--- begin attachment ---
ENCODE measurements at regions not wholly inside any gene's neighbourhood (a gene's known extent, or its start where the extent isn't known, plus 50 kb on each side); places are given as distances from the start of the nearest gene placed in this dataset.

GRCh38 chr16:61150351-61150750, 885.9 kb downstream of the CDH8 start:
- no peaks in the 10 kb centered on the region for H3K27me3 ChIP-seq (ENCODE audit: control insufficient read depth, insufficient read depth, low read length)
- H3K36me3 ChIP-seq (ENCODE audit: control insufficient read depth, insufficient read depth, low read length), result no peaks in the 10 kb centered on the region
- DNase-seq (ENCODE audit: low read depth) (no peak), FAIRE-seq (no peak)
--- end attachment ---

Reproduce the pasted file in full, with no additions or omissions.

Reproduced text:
ENCODE measurements at regions not wholly inside any gene's neighbourhood (a gene's known extent, or its start where the extent isn't known, plus 50 kb on each side); places are given as distances from the start of the nearest gene placed in this dataset.

GRCh38 chr16:61150351-61150750, 885.9 kb downstream of the CDH8 start:
- no peaks in the 10 kb centered on the region for H3K27me3 ChIP-seq (ENCODE audit: control insufficient read depth, insufficient read depth, low read length)
- H3K36me3 ChIP-seq (ENCODE audit: control insufficient read depth, insufficient read depth, low read length), result no peaks in the 10 kb centered on the region
- DNase-seq (ENCODE audit: low read depth) (no peak), FAIRE-seq (no peak)